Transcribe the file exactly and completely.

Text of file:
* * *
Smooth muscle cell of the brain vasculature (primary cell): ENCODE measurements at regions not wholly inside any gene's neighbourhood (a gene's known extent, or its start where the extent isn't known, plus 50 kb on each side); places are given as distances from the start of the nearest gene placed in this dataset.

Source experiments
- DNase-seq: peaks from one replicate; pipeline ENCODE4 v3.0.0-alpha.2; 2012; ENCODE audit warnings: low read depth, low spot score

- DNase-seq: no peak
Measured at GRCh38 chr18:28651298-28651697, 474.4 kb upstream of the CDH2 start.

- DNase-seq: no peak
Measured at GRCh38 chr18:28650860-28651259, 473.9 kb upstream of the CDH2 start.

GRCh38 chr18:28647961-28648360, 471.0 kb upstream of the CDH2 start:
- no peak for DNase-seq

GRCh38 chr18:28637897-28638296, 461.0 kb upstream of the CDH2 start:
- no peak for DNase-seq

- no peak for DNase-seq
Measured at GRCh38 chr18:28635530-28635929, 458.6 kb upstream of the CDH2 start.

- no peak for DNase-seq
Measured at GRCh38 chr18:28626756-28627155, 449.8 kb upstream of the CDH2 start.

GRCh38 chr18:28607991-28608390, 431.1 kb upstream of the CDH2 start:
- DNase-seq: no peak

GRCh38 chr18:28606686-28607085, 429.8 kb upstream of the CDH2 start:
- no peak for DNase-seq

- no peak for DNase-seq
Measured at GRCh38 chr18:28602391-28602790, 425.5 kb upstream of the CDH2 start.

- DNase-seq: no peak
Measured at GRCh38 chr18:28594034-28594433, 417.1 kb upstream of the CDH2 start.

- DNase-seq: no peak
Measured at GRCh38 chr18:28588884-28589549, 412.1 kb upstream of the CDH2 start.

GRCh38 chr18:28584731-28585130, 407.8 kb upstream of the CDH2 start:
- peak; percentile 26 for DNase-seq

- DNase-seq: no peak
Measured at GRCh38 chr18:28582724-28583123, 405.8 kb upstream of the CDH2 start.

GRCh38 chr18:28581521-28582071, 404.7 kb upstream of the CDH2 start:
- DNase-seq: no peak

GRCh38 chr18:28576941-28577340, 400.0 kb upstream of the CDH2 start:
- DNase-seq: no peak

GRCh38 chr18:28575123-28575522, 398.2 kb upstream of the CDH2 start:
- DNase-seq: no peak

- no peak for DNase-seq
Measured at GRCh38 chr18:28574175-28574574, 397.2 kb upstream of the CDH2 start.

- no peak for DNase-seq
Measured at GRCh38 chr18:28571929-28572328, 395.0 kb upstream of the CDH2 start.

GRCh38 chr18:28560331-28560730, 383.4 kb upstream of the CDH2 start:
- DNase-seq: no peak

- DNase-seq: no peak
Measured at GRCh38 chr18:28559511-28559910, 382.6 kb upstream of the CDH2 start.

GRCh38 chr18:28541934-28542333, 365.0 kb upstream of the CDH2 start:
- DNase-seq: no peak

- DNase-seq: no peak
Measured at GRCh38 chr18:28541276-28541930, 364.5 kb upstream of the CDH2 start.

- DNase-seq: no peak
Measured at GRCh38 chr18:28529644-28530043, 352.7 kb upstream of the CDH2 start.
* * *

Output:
Smooth muscle cell of the brain vasculature (primary cell): ENCODE measurements at regions not wholly inside any gene's neighbourhood (a gene's known extent, or its start where the extent isn't known, plus 50 kb on each side); places are given as distances from the start of the nearest gene placed in this dataset.

Source experiments
- DNase-seq: peaks from one replicate; pipeline ENCODE4 v3.0.0-alpha.2; 2012; ENCODE audit warnings: low read depth, low spot score

- DNase-seq: no peak
Measured at GRCh38 chr18:28651298-28651697, 474.4 kb upstream of the CDH2 start.

- DNase-seq: no peak
Measured at GRCh38 chr18:28650860-28651259, 473.9 kb upstream of the CDH2 start.

GRCh38 chr18:28647961-28648360, 471.0 kb upstream of the CDH2 start:
- no peak for DNase-seq

GRCh38 chr18:28637897-28638296, 461.0 kb upstream of the CDH2 start:
- no peak for DNase-seq

- no peak for DNase-seq
Measured at GRCh38 chr18:28635530-28635929, 458.6 kb upstream of the CDH2 start.

- no peak for DNase-seq
Measured at GRCh38 chr18:28626756-28627155, 449.8 kb upstream of the CDH2 start.

GRCh38 chr18:28607991-28608390, 431.1 kb upstream of the CDH2 start:
- DNase-seq: no peak

GRCh38 chr18:28606686-28607085, 429.8 kb upstream of the CDH2 start:
- no peak for DNase-seq

- no peak for DNase-seq
Measured at GRCh38 chr18:28602391-28602790, 425.5 kb upstream of the CDH2 start.

- DNase-seq: no peak
Measured at GRCh38 chr18:28594034-28594433, 417.1 kb upstream of the CDH2 start.

- DNase-seq: no peak
Measured at GRCh38 chr18:28588884-28589549, 412.1 kb upstream of the CDH2 start.

GRCh38 chr18:28584731-28585130, 407.8 kb upstream of the CDH2 start:
- peak; percentile 26 for DNase-seq

- DNase-seq: no peak
Measured at GRCh38 chr18:28582724-28583123, 405.8 kb upstream of the CDH2 start.

GRCh38 chr18:28581521-28582071, 404.7 kb upstream of the CDH2 start:
- DNase-seq: no peak

GRCh38 chr18:28576941-28577340, 400.0 kb upstream of the CDH2 start:
- DNase-seq: no peak

GRCh38 chr18:28575123-28575522, 398.2 kb upstream of the CDH2 start:
- DNase-seq: no peak

- no peak for DNase-seq
Measured at GRCh38 chr18:28574175-28574574, 397.2 kb upstream of the CDH2 start.

- no peak for DNase-seq
Measured at GRCh38 chr18:28571929-28572328, 395.0 kb upstream of the CDH2 start.

GRCh38 chr18:28560331-28560730, 383.4 kb upstream of the CDH2 start:
- DNase-seq: no peak

- DNase-seq: no peak
Measured at GRCh38 chr18:28559511-28559910, 382.6 kb upstream of the CDH2 start.

GRCh38 chr18:28541934-28542333, 365.0 kb upstream of the CDH2 start:
- DNase-seq: no peak

- DNase-seq: no peak
Measured at GRCh38 chr18:28541276-28541930, 364.5 kb upstream of the CDH2 start.

- DNase-seq: no peak
Measured at GRCh38 chr18:28529644-28530043, 352.7 kb upstream of the CDH2 start.